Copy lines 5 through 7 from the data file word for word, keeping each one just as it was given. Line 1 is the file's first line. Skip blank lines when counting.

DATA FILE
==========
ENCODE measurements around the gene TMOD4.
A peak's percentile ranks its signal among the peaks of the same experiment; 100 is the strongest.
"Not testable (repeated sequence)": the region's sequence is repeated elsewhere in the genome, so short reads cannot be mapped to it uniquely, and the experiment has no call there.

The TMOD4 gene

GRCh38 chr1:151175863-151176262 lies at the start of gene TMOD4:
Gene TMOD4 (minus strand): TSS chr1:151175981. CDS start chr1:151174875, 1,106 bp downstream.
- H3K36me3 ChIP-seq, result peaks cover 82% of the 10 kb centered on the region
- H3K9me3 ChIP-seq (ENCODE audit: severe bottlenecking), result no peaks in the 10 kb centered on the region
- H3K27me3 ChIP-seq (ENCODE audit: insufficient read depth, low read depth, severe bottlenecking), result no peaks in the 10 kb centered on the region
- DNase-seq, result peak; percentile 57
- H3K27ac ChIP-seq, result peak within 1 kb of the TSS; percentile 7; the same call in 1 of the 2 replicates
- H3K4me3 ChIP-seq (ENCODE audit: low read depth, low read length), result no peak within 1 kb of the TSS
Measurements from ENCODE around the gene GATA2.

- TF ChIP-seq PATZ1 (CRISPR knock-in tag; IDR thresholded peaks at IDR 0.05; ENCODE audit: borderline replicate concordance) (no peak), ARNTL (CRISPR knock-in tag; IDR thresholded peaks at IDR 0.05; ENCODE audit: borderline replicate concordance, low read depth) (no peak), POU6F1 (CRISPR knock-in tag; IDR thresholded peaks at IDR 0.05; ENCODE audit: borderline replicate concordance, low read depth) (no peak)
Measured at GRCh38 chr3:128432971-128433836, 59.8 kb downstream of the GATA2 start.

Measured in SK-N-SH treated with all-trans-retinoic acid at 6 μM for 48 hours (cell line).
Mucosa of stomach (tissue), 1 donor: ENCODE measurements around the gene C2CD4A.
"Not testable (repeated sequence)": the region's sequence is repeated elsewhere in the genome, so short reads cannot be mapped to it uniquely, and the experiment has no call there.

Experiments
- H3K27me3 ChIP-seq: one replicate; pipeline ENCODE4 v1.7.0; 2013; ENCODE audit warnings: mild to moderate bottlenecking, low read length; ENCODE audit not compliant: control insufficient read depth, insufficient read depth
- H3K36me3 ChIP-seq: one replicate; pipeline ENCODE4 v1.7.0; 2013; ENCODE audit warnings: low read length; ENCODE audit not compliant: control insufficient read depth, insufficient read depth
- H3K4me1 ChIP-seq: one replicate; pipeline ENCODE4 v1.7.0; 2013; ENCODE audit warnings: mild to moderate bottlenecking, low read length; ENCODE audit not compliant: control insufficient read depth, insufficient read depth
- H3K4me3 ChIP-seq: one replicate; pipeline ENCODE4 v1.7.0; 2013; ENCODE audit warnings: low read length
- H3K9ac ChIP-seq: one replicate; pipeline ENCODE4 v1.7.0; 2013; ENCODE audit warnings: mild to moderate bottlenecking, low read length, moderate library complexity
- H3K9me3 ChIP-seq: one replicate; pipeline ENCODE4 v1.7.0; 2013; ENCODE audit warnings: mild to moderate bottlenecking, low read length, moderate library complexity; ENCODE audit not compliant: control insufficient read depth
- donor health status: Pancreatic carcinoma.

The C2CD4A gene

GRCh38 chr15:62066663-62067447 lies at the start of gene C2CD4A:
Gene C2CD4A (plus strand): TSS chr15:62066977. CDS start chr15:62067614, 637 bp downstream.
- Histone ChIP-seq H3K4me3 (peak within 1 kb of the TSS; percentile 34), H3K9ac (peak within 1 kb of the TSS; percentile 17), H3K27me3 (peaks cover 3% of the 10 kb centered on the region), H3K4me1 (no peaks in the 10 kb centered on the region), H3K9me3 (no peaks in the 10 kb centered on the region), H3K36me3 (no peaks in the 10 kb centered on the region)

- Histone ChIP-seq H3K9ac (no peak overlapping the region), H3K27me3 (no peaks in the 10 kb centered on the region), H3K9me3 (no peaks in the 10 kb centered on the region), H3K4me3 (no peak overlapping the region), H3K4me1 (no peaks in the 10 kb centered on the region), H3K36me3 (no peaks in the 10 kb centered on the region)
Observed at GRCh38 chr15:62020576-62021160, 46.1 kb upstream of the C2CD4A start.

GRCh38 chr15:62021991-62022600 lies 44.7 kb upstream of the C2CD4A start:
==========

GRCh38 chr1:151175863-151176262 lies at the start of gene TMOD4:
Gene TMOD4 (minus strand): TSS chr1:151175981. CDS start chr1:151174875, 1,106 bp downstream.
- H3K36me3 ChIP-seq, result peaks cover 82% of the 10 kb centered on the region